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AGeS: a software system for microbial genome sequence annotation.

Kumar K, Desai V, Cheng L, Khitrov M, Grover D, Satya RV, Yu C, Zavaljevski N, Reifman J - PLoS ONE (2011)

Bottom Line: The first is the storage of input contig sequences and the resulting annotation data in a central, customized database.Our results indicate that the software tools integrated into AGeS provide annotations that are in general agreement with those provided by the compared methods.This is demonstrated by a >94% overlap in the number of identified genes, a significant number of identical annotated features, and a >90% agreement in enzyme function predictions.

View Article: PubMed Central - PubMed

Affiliation: DoD Biotechnology High Performance Computing Software Applications Institute, Telemedicine and Advanced Technology Research Center, U.S. Army Medical Research and Materiel Command, Ft. Detrick, Maryland, United States of America.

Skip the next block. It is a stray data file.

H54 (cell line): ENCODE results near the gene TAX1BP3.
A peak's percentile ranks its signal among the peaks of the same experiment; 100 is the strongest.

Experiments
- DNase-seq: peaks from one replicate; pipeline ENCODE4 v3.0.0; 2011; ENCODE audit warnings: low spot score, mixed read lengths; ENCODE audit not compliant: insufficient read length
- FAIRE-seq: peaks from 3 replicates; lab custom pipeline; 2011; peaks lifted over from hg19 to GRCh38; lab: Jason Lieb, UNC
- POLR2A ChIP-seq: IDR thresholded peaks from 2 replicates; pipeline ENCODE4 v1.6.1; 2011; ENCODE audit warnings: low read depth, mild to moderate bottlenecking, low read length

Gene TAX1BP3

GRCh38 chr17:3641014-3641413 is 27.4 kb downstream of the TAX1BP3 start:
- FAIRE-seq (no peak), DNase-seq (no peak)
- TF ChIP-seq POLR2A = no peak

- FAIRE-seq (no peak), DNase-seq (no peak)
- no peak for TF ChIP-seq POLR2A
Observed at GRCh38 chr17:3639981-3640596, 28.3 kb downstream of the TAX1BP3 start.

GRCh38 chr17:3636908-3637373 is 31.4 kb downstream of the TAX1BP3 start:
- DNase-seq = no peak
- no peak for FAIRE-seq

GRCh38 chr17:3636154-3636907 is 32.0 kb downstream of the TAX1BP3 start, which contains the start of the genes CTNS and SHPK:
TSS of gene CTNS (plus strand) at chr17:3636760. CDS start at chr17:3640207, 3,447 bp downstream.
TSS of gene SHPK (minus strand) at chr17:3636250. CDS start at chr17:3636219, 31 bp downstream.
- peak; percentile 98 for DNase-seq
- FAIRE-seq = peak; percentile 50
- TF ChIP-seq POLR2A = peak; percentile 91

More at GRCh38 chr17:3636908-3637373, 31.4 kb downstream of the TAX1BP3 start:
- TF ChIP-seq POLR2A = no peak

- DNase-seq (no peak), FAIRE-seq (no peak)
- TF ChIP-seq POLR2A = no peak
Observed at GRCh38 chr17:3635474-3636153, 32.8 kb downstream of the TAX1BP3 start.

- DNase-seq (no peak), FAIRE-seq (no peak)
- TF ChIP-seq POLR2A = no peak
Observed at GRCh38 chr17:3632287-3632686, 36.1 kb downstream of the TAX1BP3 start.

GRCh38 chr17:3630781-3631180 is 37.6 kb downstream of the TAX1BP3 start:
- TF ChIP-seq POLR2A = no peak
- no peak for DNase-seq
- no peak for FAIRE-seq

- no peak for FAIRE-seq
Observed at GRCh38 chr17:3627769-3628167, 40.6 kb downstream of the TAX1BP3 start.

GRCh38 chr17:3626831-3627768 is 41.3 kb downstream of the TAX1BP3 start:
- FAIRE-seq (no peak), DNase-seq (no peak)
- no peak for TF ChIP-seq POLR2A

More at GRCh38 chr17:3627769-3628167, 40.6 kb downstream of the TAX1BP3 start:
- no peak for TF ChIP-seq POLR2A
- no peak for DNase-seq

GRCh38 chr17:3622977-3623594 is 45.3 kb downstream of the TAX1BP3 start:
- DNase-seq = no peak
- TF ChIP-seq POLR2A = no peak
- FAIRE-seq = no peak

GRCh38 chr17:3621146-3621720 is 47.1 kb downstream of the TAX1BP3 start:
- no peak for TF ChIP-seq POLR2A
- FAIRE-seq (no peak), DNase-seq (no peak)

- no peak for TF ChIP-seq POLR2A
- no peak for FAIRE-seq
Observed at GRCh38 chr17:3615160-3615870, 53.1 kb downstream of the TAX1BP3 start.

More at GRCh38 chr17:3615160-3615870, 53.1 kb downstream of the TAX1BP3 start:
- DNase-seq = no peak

ABSTRACT

Background: The annotation of genomes from next-generation sequencing platforms needs to be rapid, high-throughput, and fully integrated and automated. Although a few Web-based annotation services have recently become available, they may not be the best solution for researchers that need to annotate a large number of genomes, possibly including proprietary data, and store them locally for further analysis. To address this need, we developed a standalone software application, the Annotation of microbial Genome Sequences (AGeS) system, which incorporates publicly available and in-house-developed bioinformatics tools and databases, many of which are parallelized for high-throughput performance.